9 Ways to an Engaged Workplace

Our problem is not employees who quit and leave; it's employees who quit and stay!

This comment makes a telling point about the damage that can be done to organisational effectiveness by people who remain on the job but do so as minimal contributors or worse...

In a recent book, 'First, Break All the Rules' Marcus Buckingham raises the issue of the engaged employee. Buckingham, of the Gallup Organisation, argues that employees fall into 3 main categories:

  • Engaged: those who are loyal, motivated and productive
  • Not Engaged: those who are going through the motions and merely putting in the hours
  • Actively Disengaged: those who are unhappy and are spreading this negativity to others
  • As a result of some extensive research Buckingham estimates that some 20% of the workforce falls into the 'actively disengaged' category. People in this category have the potential to do a lot to undermine organisational success.

An engaged workplace is a good place for everyone: employee, manager and shareholders. So what's the secret? How do you get it?

Of course it is never simple, quick or easy but the following approaches, based on the research in First Break All the Rules, seem to be significant in building an 'engaged' workplace:

  • Help employees see the overall purpose of what they are contributing towards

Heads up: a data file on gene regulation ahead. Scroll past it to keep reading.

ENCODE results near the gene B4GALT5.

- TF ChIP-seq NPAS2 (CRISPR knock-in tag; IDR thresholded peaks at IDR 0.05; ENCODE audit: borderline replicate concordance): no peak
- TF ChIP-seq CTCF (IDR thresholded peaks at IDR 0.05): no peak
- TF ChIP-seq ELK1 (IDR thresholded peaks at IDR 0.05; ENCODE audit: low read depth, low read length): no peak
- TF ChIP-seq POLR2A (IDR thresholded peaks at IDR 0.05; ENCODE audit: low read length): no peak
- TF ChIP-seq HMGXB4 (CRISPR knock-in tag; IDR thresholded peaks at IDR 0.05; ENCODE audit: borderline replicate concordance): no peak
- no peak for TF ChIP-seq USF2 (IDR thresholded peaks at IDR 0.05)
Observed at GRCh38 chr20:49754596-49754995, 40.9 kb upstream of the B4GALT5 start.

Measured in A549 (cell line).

• Clearly define and draw employees into serving something bigger than just bottom-line results
  • Invite employees to contribute to how to best achieve the broad organisational goals and listen to their input
  • Clearly define roles, responsibilities and expectations
  • Provide frequent, positive feedback
  • Celebrate success and achievements
  • Encourage lifelong learning and acknowledge and support the growth of the whole person
  • Ensure that people have an opportunity to use their talents - everyday
  • Develop the people management skills of any one who has people reporting to them.

What emerges from these suggestions is overwhelming confirmation of the value of integrating a strong coaching approach to the way you lead your people. Consistently implementing these kinds of practices will go a long way towards building an organisation that people are queuing up to join. When your people bring this positive energy to their work anything can happen!


  • Buckingham, M. & Coffman. (1999) First, Break All The Rules. Simon and Schuster. New York: NY